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Genetically engineered nanocarriers for drug delivery

Authors Shi P, Gustafson J, MacKay JA

Received 9 November 2013

Accepted for publication 29 January 2014

Published 26 March 2014 Volume 2014:9(1) Pages 1617—1626


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Pu Shi, Joshua A Gustafson, J Andrew MacKay

Department of Pharmacology and Pharmaceutical Sciences, University of Southern California, Los Angeles, CA, USA

Abstract: Cytotoxicity, low water solubility, rapid clearance from circulation, and off-target side-effects are common drawbacks of conventional small-molecule drugs. To overcome these shortcomings, many multifunctional nanocarriers have been proposed to enhance drug delivery. In concept, multifunctional nanoparticles might carry multiple agents, control release rate, biodegrade, and utilize target-mediated drug delivery; however, the design of these particles presents many challenges at the stage of pharmaceutical development. An emerging solution to improve control over these particles is to turn to genetic engineering. Genetically engineered nanocarriers are precisely controlled in size and structure and can provide specific control over sites for chemical attachment of drugs. Genetically engineered drug carriers that assemble nanostructures including nanoparticles and nanofibers can be polymeric or non-polymeric. This review summarizes the recent development of applications in drug and gene delivery utilizing nanostructures of polymeric genetically engineered drug carriers such as elastin-like polypeptides, silk-like polypeptides, and silk-elastin-like protein polymers, and non-polymeric genetically engineered drug carriers such as vault proteins and viral proteins.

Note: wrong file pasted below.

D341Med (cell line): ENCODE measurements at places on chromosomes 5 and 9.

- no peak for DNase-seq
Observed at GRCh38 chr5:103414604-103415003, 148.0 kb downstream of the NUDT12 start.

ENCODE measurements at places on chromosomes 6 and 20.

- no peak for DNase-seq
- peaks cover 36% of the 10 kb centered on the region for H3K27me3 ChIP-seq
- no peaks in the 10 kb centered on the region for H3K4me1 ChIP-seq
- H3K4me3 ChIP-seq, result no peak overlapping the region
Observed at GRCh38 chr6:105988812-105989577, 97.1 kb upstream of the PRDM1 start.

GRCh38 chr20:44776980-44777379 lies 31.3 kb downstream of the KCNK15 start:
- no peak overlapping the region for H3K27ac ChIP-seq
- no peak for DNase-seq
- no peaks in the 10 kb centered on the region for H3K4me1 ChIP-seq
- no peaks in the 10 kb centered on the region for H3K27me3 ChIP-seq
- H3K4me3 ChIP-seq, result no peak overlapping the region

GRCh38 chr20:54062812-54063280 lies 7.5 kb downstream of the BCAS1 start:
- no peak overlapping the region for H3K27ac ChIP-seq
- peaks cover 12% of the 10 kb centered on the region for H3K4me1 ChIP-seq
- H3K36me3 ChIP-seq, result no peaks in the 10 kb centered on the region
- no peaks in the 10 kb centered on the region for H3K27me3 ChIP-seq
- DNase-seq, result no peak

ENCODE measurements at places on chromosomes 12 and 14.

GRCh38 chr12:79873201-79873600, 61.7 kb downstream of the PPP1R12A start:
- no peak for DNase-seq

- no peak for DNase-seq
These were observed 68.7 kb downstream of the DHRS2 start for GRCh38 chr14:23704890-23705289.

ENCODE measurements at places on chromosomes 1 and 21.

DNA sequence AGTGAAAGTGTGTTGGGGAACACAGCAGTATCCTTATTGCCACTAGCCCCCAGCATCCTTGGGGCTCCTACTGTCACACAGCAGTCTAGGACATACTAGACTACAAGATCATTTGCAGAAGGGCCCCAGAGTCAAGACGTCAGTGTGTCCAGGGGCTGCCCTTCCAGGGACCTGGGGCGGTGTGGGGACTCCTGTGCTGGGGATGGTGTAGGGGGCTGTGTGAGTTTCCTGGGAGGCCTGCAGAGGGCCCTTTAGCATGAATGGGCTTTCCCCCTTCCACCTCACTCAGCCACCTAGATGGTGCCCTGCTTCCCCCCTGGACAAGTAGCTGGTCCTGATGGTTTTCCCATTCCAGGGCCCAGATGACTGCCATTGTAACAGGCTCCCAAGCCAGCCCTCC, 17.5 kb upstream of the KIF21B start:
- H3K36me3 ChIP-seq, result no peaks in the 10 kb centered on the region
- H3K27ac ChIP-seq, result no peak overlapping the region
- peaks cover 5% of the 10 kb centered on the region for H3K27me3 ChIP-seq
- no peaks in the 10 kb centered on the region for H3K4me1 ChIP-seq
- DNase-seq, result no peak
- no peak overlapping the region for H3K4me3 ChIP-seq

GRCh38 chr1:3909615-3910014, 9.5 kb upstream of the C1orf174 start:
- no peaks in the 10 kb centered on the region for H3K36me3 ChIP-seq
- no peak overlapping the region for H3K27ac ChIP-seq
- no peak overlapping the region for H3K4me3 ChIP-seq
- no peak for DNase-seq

Keywords: polymeric drug carrier, non-polymeric drug carrier, gene delivery, GE drug carriers

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